Thoughts on Speculative Fiction

Lovecraft in the Agony of ContemplationIllustration by MirrorCradle

Lovecraft in the Agony of Contemplation
Illustration by MirrorCradle

As I was driving about town today, I started reflecting on the difference between mainstream, so-to-speak literary fiction and speculative fiction (usually defined as consisting of the science-fiction, fantasy, and horror genres).  I recall reading somewhere, years ago, in the submissions guidelines for a mainstream fiction magazine, that mainstream fiction consisted of whatever did not fit into a genre.  Then, I considered that accurate and reasonable;  now I consider it somewhat snobbish.  In fact, the more I think about it, the more short-sighted and narrow-minded that statement becomes.

Speculative fiction, including the horror genre, deals with fantastic, often surreal, situations.  Mainstream fiction, if you go by the definition above, deals with anything not fantastic, not surreal, i.e. the real, events that could happen in the real world.  It would seem to me that the truly gifted writer would be the one with the greater imagination, the one who can conjure entire civilizations and fantastic creatures out of his mind alone.  My favorite authors for many years have been, and continue to be, Hemingway and Fitzgerald, based on their styles and how their stories can touch me.  However, if had to state who had the greatest imagination out of the history of writers, Tolkien would be at the top, simply because he was able to create an entire world out of his imagination (granted most of the ideas were based in Nordic mythology) and make it and his characters believeable.  Lovecraft and his Cthulhu mythos would be a close second.

Reading the guidelines of horror publications, I find that many of them do not want werewolf/vampire/zombie (w/v/z)stories.  They want something different, original.   That is a difficult challenge.   I could dream up w/v/z stories all day long, but creating something out of thin air, like Stephen King or Clive Barker does,  and to do it consistenly, is truly admirable. I have written one or two stories along the w/v/z line, but now I am taking up the challenge of writing something truly imaginative.    I have no good ideas just yet, but I am examining how horror authors of the past came up with ideas and what were their inspirations.

So now here is a question of the night:  if you are trying to write material outside the w/v/z tradition, how are you coming up with ideas?  Have you put any new slant on horror?  Do your inspirations come from dreams or from looking at real-world object and then allowing yourself to explore the possibities if something about that scene was just a little bit different?

Thoughts?  Comments?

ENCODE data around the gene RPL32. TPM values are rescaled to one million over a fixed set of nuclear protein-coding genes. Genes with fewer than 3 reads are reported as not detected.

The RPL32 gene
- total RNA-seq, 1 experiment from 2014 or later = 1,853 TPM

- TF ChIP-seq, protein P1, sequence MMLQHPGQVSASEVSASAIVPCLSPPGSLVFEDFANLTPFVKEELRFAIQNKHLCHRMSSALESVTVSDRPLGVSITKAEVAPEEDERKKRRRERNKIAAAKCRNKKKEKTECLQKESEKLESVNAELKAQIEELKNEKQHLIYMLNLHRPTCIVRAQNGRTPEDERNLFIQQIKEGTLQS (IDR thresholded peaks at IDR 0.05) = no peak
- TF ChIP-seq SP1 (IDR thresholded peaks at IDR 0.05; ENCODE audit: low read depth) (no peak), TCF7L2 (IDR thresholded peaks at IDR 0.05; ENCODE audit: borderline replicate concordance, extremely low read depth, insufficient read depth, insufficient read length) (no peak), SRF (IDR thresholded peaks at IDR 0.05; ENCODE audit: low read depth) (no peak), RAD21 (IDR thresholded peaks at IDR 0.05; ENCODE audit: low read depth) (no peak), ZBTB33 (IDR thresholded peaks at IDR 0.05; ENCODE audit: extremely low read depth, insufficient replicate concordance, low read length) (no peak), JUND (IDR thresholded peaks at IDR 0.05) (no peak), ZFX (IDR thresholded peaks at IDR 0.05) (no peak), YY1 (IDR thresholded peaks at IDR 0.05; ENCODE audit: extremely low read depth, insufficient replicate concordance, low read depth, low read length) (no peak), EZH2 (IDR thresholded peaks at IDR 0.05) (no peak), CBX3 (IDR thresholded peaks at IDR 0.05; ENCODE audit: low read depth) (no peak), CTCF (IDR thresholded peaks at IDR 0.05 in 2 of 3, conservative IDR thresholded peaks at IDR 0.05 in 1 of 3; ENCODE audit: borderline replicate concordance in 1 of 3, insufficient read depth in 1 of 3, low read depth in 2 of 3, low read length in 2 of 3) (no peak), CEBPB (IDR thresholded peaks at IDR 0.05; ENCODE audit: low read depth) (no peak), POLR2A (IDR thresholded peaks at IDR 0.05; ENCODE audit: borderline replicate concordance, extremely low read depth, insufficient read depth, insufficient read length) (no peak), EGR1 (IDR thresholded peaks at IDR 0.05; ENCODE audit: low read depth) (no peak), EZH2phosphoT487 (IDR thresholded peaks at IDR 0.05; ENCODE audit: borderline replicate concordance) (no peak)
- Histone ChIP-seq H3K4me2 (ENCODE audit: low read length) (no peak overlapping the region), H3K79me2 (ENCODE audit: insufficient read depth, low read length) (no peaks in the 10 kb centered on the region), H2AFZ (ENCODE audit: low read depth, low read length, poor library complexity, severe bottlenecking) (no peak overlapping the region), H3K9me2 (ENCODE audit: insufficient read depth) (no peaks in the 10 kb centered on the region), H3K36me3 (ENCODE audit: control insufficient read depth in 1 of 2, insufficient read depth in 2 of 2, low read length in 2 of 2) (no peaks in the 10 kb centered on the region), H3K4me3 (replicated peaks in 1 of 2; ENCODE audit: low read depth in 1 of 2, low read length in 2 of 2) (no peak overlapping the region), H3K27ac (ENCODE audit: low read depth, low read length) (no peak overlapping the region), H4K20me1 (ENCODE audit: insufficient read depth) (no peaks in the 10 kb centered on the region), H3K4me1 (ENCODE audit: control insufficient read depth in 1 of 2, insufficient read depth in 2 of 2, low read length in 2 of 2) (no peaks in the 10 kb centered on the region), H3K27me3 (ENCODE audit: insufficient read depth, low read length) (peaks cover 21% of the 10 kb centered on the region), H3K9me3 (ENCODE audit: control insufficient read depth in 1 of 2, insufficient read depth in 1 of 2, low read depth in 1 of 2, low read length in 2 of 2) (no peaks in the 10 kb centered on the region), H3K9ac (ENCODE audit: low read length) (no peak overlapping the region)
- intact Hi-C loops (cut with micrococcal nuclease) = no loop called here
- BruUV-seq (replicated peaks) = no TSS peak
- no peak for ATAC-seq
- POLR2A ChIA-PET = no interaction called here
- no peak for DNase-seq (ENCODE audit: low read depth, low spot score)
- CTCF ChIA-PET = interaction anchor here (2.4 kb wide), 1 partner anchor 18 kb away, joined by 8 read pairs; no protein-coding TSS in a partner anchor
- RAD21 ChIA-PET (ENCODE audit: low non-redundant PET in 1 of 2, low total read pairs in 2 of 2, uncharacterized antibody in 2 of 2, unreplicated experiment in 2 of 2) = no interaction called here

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2 thoughts on “Thoughts on Speculative Fiction

  1. Thanks for this. As a writer who enjoys trying to be imaginative (though not entire world-conjuring, just dreams and non-vampire supernatural) it gets tiresome to be told all the time that my writing is a problem because it’s too fantastic to fit in a marketable genre. In my humble opinion, its imaginative qualities are its strongest appeal and set it apart from ordinary everyday fiction. I also get tired of fantasy being only high fantasy, which is another way of saying Tolkien fan fiction, and of sci-fi being all space wars (we can’t come up with any other fiction based on futuristic science?). World builders and paradigm shifters of any variety are badly needed these days, IMHO.

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    • Excellent points, especially what you say about world builders and paradigm shifters being badly needed. I think that in the long run, say over the next few decades, the world will take a much different view about science fiction as we expand into space. Already we are passing milestones I never seriously expected to see when I was younger (rovers on Mars, serious talk of the first humans on Mars, space telescopes seeing galaxies billions of light-years away, and so on). Experience has shown us that what can be dreamed in science fiction can become reality. Star Trek provides some examples in the way of tricorders reminiscent of today’s cell phones and computers that recognize voice commands. I have even read articles about current experiments in teleportation. As humanity expands into space, there will be no rational way for us to anticipate what we find there based on past experience and therefore the only way to plan for contingencies will be to use our imaginations–imaginations that will find their first voice in the unrestrained literary world of science fiction. IMHO, just because your fiction may not be marketable now, does not mean it will not be appreciated in the future. Lovecraft’s works were not appreciated until some years after his death. Van Gogh sold only one painting in his lifetime. You may just be ahead of the game and it may take the world some time to recognize this.

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